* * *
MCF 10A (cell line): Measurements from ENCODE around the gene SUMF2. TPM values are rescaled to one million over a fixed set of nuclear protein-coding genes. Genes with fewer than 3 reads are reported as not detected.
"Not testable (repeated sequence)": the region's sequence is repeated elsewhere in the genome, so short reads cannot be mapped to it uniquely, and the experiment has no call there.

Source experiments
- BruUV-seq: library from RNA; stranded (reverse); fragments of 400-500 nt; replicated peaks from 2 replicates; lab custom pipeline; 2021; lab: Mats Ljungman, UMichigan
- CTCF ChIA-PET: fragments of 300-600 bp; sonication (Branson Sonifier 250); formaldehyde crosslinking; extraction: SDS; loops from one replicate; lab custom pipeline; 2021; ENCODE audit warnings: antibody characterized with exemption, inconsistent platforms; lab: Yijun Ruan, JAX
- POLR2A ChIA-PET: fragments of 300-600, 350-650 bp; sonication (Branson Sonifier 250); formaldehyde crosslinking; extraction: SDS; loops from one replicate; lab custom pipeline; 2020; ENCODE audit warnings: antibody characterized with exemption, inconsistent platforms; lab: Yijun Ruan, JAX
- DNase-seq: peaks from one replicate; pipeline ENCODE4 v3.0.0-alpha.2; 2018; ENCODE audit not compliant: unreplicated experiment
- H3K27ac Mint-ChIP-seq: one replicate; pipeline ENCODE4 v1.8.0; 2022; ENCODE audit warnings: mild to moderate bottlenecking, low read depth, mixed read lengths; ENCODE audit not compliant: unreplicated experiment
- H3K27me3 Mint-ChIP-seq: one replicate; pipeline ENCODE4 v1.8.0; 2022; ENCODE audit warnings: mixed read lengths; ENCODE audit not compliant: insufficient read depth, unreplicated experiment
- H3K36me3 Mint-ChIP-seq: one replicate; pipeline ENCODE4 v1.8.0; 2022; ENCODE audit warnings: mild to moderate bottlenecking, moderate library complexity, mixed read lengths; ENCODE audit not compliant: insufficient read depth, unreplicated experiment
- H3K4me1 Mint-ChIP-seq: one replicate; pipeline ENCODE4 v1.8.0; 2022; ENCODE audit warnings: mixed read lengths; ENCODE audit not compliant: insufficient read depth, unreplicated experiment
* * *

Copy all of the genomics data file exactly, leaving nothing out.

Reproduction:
MCF 10A (cell line): Measurements from ENCODE around the gene SUMF2. TPM values are rescaled to one million over a fixed set of nuclear protein-coding genes. Genes with fewer than 3 reads are reported as not detected.
"Not testable (repeated sequence)": the region's sequence is repeated elsewhere in the genome, so short reads cannot be mapped to it uniquely, and the experiment has no call there.

Source experiments
- BruUV-seq: library from RNA; stranded (reverse); fragments of 400-500 nt; replicated peaks from 2 replicates; lab custom pipeline; 2021; lab: Mats Ljungman, UMichigan
- CTCF ChIA-PET: fragments of 300-600 bp; sonication (Branson Sonifier 250); formaldehyde crosslinking; extraction: SDS; loops from one replicate; lab custom pipeline; 2021; ENCODE audit warnings: antibody characterized with exemption, inconsistent platforms; lab: Yijun Ruan, JAX
- POLR2A ChIA-PET: fragments of 300-600, 350-650 bp; sonication (Branson Sonifier 250); formaldehyde crosslinking; extraction: SDS; loops from one replicate; lab custom pipeline; 2020; ENCODE audit warnings: antibody characterized with exemption, inconsistent platforms; lab: Yijun Ruan, JAX
- DNase-seq: peaks from one replicate; pipeline ENCODE4 v3.0.0-alpha.2; 2018; ENCODE audit not compliant: unreplicated experiment
- H3K27ac Mint-ChIP-seq: one replicate; pipeline ENCODE4 v1.8.0; 2022; ENCODE audit warnings: mild to moderate bottlenecking, low read depth, mixed read lengths; ENCODE audit not compliant: unreplicated experiment
- H3K27me3 Mint-ChIP-seq: one replicate; pipeline ENCODE4 v1.8.0; 2022; ENCODE audit warnings: mixed read lengths; ENCODE audit not compliant: insufficient read depth, unreplicated experiment
- H3K36me3 Mint-ChIP-seq: one replicate; pipeline ENCODE4 v1.8.0; 2022; ENCODE audit warnings: mild to moderate bottlenecking, moderate library complexity, mixed read lengths; ENCODE audit not compliant: insufficient read depth, unreplicated experiment
- H3K4me1 Mint-ChIP-seq: one replicate; pipeline ENCODE4 v1.8.0; 2022; ENCODE audit warnings: mixed read lengths; ENCODE audit not compliant: insufficient read depth, unreplicated experiment